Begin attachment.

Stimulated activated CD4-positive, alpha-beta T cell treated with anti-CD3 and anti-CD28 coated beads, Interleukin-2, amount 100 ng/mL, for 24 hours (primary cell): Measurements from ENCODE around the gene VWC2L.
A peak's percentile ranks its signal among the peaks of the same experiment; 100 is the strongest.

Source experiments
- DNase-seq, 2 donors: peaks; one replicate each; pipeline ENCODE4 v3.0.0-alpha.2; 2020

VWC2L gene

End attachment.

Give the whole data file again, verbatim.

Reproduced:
Stimulated activated CD4-positive, alpha-beta T cell treated with anti-CD3 and anti-CD28 coated beads, Interleukin-2, amount 100 ng/mL, for 24 hours (primary cell): Measurements from ENCODE around the gene VWC2L.
A peak's percentile ranks its signal among the peaks of the same experiment; 100 is the strongest.

Source experiments
- DNase-seq, 2 donors: peaks; one replicate each; pipeline ENCODE4 v3.0.0-alpha.2; 2020

VWC2L gene